Confronting Hate: Humanity's Greatest Challenge"

Mondav, Mar. 24 _ttag: ns Pervasive Impact on Humallltl .___..


9 am lfflllllllfress: Father Robert J. Spitzer, President, Gonzaga University 1 • 2 pm Film: Long Night's Journey Into Day 8pm Concert: Special Tribute to Children of the World


Boswell Hall Schuler Aud!torium Student Union, Lake Coeur d'Alene Room Boswell Hall Schuler Auditorium

TUasdav. Mar. 25 In Iha Name ol Gt.HI:_Hat•'s Threat to Ra1J111us F.,.odom 9 • 10 am 10:30 am 1-2 pm 7pm

Film: The Possible Dream•The Quest for Racial and Ethnic Harmony in America's Schools lmate lddress: Rev. Dave Ostendorf, United Church of Christ Minister and Director of Center for New Community, Chicago Dance Performance: Seattle Diversity Dancers levnate lddress: Raymond Reyes, Ph.D., nationally recognized speaker and Vice President of Diversity, Gonzaga University

Wadnasdav, Mar. 26 ldamnvtna - Hate Greups and Comlladng Their Ballets -

..• • ••• •

10 am 11:30 am· 12:10 pm 8 pm


levntte lddms: Mark Potok, Southern Poverty Law Center

Film: A Place at the Table-Struggles for Equality in America Theatre: The NIC Theatre Department presents six diversity drama scenes

Student Union, Lake Coeur d'Alene Room Boswell Hall Schuler Auditorium Boswell Hall Schuler Auditorium Boswell Hall Schuler Auditorium Boswell Hall Schuler Auditorium Student Union, Lake Coeur d'Alene Room Boswell Hall Schuler Auditorium

Tbursdav. Mar. 21 u,a ol PQllllc Po11cv, law, an• th• courts to combat Hate 9 am

• 11 am

lfflltl lddress: Gregory C. Carr, Board Chair of the Carr Center for Human Rights Policy, Harvard University ltVDltt lddms: James E. Waller, Jr., Ph.D., Professor of Psychology, Whitworth College

Boswell Hall Schuler Auditorium Boswell Hall Schuler Auditorium

Frld@V, Mar. 2J J!q~g Fl'Qm Half.toHope Through Educadon IIVDlll lddms:Jim Carnes, Director, Teaching Tolerance Project, Southern Poverty Law Center and Editor, Teaching Tolerance Magazine l pm levntte lddnss: Ken Stern, Specialist on Anti Semitism and Extremism, The American Jewish Committee, New York City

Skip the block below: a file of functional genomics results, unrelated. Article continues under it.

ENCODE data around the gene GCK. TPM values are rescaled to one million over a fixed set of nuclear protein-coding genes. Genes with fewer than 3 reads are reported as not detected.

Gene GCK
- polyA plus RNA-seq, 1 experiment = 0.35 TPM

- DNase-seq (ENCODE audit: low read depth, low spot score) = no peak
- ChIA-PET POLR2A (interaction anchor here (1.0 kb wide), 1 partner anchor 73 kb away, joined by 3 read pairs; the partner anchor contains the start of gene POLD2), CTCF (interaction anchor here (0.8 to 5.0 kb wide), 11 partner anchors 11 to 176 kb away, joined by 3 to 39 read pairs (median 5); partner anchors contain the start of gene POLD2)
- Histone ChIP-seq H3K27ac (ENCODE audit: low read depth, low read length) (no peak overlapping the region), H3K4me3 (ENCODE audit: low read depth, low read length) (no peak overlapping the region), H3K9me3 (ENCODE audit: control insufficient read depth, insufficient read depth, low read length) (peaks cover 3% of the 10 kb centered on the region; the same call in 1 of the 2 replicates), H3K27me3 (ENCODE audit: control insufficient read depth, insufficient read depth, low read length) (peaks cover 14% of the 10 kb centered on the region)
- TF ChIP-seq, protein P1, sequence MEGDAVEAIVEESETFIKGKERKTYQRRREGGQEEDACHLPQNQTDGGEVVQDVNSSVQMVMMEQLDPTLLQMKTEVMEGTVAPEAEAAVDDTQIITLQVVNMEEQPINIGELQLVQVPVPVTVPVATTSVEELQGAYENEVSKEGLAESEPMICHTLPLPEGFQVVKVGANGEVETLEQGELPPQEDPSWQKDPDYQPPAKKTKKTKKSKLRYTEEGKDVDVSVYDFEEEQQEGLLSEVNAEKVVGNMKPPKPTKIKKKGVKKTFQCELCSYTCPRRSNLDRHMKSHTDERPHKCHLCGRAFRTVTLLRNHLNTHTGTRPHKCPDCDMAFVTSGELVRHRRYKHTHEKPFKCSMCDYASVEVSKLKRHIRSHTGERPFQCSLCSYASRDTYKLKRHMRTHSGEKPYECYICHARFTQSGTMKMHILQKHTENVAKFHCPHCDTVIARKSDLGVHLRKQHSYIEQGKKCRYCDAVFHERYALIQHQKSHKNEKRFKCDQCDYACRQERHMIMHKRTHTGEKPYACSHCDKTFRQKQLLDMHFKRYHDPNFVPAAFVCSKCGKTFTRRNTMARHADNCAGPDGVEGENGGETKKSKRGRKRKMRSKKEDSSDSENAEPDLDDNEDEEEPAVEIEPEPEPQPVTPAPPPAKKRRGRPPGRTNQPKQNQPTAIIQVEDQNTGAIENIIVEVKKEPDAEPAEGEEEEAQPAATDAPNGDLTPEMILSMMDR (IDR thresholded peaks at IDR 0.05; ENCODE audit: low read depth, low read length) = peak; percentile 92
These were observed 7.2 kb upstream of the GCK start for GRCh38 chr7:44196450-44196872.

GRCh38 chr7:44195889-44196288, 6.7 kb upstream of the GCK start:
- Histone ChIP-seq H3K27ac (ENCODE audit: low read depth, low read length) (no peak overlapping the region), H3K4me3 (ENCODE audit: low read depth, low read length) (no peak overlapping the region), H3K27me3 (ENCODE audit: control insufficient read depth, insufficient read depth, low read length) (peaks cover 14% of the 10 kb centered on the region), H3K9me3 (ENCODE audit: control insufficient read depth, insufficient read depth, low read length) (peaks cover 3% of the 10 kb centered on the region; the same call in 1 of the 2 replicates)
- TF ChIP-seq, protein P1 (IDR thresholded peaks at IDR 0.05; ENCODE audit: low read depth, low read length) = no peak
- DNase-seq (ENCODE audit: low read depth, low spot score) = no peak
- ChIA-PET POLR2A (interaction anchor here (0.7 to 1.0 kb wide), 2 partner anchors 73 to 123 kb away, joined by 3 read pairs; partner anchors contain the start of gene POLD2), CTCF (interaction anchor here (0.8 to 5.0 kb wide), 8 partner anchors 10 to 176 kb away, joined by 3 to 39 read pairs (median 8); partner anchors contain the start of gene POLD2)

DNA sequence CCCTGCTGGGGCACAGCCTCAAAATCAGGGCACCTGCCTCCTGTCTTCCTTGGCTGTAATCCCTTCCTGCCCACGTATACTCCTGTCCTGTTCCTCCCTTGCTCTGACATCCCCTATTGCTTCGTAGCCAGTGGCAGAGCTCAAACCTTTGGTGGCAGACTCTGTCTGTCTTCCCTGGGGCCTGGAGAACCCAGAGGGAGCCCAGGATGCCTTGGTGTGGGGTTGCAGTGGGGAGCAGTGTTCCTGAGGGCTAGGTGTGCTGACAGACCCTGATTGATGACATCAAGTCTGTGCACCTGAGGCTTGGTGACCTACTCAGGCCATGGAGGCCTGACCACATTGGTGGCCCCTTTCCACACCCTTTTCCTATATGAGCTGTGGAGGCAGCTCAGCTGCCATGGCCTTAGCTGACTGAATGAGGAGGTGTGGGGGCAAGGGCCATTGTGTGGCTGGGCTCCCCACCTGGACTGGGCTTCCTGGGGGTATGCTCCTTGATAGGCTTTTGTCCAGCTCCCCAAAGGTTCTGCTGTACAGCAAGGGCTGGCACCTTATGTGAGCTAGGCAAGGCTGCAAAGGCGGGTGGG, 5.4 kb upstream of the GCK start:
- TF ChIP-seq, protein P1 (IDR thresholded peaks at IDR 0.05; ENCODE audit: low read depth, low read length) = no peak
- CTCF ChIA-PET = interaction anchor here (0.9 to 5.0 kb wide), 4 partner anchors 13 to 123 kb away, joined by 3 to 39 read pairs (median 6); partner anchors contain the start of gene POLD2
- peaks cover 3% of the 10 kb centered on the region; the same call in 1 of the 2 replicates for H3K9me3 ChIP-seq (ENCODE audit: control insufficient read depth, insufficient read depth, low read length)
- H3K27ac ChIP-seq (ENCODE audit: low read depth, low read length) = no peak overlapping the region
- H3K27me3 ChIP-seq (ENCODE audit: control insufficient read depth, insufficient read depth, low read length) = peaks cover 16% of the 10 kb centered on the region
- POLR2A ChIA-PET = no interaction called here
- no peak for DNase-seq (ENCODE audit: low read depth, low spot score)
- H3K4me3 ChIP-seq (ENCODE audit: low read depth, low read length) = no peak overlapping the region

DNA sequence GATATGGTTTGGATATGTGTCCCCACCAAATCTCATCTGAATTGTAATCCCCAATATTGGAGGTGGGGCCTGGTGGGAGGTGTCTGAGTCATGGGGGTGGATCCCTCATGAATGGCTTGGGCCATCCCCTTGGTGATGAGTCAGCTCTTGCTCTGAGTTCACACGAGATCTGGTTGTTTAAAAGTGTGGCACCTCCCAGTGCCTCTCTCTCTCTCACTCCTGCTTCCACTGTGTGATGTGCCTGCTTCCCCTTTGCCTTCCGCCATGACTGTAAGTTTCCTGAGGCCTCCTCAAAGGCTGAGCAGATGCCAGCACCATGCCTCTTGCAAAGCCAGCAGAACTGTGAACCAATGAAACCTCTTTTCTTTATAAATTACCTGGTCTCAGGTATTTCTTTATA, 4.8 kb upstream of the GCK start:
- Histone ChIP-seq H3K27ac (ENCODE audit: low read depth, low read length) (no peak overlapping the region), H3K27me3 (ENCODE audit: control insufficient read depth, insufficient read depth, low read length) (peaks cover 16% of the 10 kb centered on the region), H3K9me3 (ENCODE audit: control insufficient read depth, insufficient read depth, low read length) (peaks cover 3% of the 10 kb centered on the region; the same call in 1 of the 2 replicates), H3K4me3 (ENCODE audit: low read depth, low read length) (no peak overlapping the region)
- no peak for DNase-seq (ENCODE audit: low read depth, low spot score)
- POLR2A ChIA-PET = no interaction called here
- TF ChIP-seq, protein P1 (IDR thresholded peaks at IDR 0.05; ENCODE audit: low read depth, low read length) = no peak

11 am

Boswell Hall Schuler Auditorium Boswell Hall Schuler Auditorium

All events listed above are held at North Idaho College and are free and open to the public. T his is a partial list of events. To receive a free program with a complete calendar of events, call the NIC College Relations Office at 769.7764 or visit the NIC website at www.nic.edu





18. 2003

Popcorn Forum planning under way Program to include speakers, concerts, dance qy Matt Rice - Staff writer -

The 33rd annual Popcorn Forum, hosted by North Idaho College and Gonzaga University, is nearing. Tony Stewart, a Political Science instructor at NIC, has been organizing the event full time since last April. Stewart was with the creators of the forum 33 years ago, calling it the Popcorn Forum to attract people who would ask1 ."Why call it that?" Beginning March 22, the Forum will last a week, highlighting workshops, speakers, and other events. 68,000 total students are expected to attend. The forum has a 33 year history and the topic is different every year. The motto for this year's forum is "Confronting Hate: Humanitys Greatest Challenge," and some featured speakers are human rights activists. "I know about 85 percent of the speakers," said Stewart, "and I can say that these are really great minds and that they will bring a lot of expertise to the forum." Michael Burke, president of NIC, says that "They're doing this for the sheer love of doing it. I still get goosebumps when I watch these presentations." North Idaho College and Gonzaga have joined human rights advocates and seven other regional colleges, including Eastern Washington

University, Washington State University, the Spokane Community Colleges, the University of Idaho, Lewis-Clark State College, and Whitworth College. Together with the Harvard University John F. Kennedy School of Government and the Carr Center for Human Rights Policy, the Kootenai County Task Force on Human Relations, KSPS and the Spokane school district, they will all sponsor 33 activities at NIC and 10 at Gonzaga. Some examples of activities to take place during the Forum are numerous panels and two workshops per day. There will even be a Musical Concert called "Special Tribute to Children of the World" and a dance performance held at NIC and Gonzaga. The final feature is a theater with six drama scenes that promote diversity. "There is no better venue for students to learn about the topic. T his is a world class curriculum," said Burke, who will be giving keynote addresses. Stewart said, "The unique thing about this program is that there are several colleges working together for the purpose." The forum's purpose is to pose questions on different issues and problems. It provides the campus and the community a way to express their different views and opinions. "I believe that this forum gives everyone the opportunity to learn important information that makes us better thinkers and doers," Stewart said.